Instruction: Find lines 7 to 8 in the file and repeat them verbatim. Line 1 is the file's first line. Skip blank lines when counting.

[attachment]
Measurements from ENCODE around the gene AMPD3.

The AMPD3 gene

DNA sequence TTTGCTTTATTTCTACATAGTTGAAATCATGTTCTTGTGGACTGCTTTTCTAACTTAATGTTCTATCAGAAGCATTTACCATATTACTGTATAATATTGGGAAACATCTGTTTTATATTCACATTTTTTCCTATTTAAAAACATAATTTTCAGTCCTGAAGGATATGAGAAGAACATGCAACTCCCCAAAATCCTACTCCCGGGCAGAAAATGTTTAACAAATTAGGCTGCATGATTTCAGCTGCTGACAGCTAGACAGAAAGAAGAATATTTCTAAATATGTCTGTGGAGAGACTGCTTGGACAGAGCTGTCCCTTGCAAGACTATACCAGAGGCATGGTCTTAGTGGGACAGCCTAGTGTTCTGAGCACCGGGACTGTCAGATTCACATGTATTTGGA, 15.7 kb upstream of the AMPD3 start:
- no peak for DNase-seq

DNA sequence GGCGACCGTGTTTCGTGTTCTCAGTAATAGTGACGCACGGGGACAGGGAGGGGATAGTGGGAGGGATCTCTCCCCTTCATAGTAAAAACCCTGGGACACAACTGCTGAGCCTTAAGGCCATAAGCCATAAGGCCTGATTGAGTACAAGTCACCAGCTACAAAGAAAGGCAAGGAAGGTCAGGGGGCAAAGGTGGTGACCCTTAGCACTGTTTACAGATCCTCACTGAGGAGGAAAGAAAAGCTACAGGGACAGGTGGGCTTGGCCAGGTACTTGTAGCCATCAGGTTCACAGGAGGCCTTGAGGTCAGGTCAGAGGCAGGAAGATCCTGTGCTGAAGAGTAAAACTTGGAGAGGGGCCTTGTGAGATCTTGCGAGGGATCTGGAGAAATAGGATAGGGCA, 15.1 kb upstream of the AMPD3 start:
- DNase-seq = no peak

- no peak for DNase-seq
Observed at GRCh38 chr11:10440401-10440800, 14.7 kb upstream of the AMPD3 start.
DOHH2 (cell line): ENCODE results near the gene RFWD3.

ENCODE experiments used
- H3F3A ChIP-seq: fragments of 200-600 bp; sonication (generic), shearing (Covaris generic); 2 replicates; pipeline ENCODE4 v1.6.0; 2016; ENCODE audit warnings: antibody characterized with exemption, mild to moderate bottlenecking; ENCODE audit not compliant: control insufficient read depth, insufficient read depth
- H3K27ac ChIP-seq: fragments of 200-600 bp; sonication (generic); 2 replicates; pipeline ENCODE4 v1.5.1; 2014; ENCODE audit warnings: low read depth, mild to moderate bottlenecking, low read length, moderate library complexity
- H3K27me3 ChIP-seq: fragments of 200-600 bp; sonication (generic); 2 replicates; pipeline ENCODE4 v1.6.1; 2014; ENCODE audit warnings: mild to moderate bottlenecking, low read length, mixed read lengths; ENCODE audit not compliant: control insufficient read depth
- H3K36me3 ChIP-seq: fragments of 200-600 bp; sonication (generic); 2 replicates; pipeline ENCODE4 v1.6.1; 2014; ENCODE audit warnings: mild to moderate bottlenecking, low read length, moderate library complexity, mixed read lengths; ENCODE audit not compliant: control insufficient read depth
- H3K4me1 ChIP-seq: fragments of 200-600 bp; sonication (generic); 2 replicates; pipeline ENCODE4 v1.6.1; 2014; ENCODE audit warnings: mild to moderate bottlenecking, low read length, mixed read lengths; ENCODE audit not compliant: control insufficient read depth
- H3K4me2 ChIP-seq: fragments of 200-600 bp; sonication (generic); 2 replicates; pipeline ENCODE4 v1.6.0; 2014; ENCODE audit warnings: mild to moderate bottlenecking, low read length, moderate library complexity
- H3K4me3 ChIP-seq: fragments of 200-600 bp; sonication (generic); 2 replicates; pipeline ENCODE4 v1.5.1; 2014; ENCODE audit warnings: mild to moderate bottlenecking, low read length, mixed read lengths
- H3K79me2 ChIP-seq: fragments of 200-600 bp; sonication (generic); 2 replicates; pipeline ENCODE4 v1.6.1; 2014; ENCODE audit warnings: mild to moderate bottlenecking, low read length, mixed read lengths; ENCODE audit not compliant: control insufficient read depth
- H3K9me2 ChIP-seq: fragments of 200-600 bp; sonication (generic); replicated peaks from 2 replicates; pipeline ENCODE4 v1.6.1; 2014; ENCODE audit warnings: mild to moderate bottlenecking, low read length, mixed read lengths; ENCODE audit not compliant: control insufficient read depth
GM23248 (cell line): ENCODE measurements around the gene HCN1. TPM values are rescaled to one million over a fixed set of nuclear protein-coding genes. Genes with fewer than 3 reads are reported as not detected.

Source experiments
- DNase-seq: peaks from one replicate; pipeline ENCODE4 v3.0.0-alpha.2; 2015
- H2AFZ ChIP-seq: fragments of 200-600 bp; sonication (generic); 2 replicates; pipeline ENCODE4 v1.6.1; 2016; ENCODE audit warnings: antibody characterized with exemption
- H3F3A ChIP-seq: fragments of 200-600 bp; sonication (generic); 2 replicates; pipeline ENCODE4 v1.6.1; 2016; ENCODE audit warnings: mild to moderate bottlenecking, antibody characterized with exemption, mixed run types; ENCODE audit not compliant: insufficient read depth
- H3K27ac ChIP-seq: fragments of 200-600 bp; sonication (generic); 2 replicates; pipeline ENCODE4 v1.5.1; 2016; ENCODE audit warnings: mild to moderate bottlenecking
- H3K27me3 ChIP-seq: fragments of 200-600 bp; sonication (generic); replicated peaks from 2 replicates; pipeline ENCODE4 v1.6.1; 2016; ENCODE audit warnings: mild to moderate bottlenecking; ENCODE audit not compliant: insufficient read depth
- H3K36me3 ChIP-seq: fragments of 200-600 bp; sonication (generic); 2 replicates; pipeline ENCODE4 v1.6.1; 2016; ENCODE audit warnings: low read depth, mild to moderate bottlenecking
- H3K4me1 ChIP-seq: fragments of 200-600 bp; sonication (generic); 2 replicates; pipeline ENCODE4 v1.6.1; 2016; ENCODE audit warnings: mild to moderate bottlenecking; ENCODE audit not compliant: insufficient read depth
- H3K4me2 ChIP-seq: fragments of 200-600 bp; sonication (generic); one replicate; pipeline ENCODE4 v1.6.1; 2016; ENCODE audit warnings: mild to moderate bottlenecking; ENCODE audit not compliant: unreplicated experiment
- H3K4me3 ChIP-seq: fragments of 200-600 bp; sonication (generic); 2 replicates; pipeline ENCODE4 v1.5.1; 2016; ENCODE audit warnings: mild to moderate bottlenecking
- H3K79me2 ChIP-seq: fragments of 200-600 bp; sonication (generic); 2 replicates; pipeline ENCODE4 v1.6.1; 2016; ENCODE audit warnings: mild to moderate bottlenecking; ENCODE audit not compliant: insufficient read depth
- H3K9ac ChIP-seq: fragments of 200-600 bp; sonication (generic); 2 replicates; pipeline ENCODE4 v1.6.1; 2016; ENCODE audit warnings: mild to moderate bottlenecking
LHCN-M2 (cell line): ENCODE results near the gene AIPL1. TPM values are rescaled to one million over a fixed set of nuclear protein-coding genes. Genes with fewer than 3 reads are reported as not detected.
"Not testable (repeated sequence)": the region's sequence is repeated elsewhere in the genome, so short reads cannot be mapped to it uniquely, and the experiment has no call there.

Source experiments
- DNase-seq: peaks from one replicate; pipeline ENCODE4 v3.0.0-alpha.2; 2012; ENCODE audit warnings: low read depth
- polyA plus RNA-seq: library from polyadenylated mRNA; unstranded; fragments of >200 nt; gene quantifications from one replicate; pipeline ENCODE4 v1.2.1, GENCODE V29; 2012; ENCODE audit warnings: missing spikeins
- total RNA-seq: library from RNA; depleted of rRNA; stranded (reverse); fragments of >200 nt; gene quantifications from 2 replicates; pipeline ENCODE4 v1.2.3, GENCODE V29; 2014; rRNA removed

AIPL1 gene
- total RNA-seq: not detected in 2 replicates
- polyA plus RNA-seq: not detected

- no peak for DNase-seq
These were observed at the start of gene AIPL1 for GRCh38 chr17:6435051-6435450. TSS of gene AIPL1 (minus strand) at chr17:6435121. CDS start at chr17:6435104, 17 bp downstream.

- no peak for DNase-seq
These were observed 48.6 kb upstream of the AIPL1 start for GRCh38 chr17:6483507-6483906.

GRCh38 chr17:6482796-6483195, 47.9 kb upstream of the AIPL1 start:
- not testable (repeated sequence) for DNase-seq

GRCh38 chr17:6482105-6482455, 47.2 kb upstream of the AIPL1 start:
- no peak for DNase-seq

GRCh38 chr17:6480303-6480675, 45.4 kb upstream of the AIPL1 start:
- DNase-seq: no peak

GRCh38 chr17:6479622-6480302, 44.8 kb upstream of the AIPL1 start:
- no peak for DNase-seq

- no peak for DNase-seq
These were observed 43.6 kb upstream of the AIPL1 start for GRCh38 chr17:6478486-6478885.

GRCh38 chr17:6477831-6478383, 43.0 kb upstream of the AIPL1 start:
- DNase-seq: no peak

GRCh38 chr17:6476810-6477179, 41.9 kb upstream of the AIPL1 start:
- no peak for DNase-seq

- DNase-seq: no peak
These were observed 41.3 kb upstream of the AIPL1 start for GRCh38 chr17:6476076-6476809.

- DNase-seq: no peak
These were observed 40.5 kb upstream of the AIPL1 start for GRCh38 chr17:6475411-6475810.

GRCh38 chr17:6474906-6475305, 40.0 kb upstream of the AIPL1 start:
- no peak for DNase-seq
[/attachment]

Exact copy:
- no peak for DNase-seq
Observed at GRCh38 chr11:10440401-10440800, 14.7 kb upstream of the AMPD3 start.